Frequently Asked Questions

Here are some of the more common questions that may arise, and some suggested answers.

Masonry is a fraternity for men. Does this mean my family cannot participate?
No. There are many activities that involve the wives and family members. Dinners, picnics, tours, study groups, forums, entertainment, and many others. There are organizations within the fraternity for women and youth. The meetings that are limited only to members are the business meetings, special meetings, and the degree ceremonies. Masonry is very much a family affair.

My Minister said Freemasonry was a Cult?
Webster defines a cult as "the rites and ceremonies of a religion; or the practice of worshiping a deity or group of deities." Since Freemasonry is not a religion, but a fraternal association, it cannot be a cult.

Why all the secrets? Isn't Masonry a secret society?
It was popular in the 1800's for organizations like the Masons, the Elks, Moose, the Oddfellows to call themselves secret societies. It was a social thing. If you did not belong to at least one "secret society" you simply were not a part of the "in" group. But real secret societies are secret. They try not to let people know they exist. Its fraternal emblem identifies almost every Masonic building. The public is often invited to meetings at Masonic Halls. Masons commonly wear rings and lapel pins identifying themselves as Masons. And it is easy to find books in the library about Masonry. There's really nothing secret about the fraternity save for the modes of recognition.

What does Masonry have to offer that I don't already get in my civic club?
The purpose is different. Civic clubs exist to give their members a "break" each week from their usual occupations. They generally help their communities with projects of civic improvement. Masonry does these things also, but its purpose is learning and charity. It is mainly concerned with the self-development of men. We know it works because many wives tell us their spouses have become better men, husbands and fathers as a result of their involvement in Masonry.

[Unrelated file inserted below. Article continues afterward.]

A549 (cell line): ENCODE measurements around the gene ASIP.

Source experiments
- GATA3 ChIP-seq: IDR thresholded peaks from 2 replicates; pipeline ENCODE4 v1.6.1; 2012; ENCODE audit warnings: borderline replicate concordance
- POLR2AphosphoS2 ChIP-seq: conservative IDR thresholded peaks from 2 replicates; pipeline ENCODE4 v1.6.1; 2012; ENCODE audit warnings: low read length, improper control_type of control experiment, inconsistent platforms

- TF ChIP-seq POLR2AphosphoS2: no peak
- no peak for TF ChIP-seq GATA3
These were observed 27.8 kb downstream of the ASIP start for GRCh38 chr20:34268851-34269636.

I've heard it is complicated to join Masonry. Why do you have to go through three different degrees?
The process of becoming a Mason is not complicated, but three degrees, or stages of membership, are indeed required in joining. These are learning experiences. It takes time to learn and develop any skill, even the skill of productive living. The degrees of Masonry teach progressive lessons in morals, ethics, and philosophy. To understand these lessons and use them in our daily life requires that we invest some individual time and thought. But that's what makes being a Mason so special.

If Masonry is such a good organization, why do so many groups today seem to condemn it?
It's a matter of misunderstanding. Many people have been told the wrong things about Masonry by others who think they know what Masonry teaches, but have not taken the time to actually find out the truth. Spreading the same wrong information to others then perpetuates these myths. Some people sell anti-Masonic pamphlets, videotapes, and books in order to personally profit. They know that hate sells. Some members of the clergy are "coerced" into preaching against Masonry by anti-Masons within their own churches. But groups and organizations that take the time to find out for themselves usually end up as supporters of the fraternity.

Is there any hazing, or horseplay associated with the degrees?
No. The degree ceremonies of Masonry are both serious and meaningful.

I've heard that Masonry takes a lot of time. Is this true?
The process of becoming a Mason involves three evenings. There is some homework that goes with each degree that is worked out with another member of the Lodge. But, after a man becomes a Mason, the time he gives to the fraternity is entirely up to him. There is no requirement that a man participate in the meetings and projects of his Lodge. Each man determines for himself the time he wants to give to the fraternity.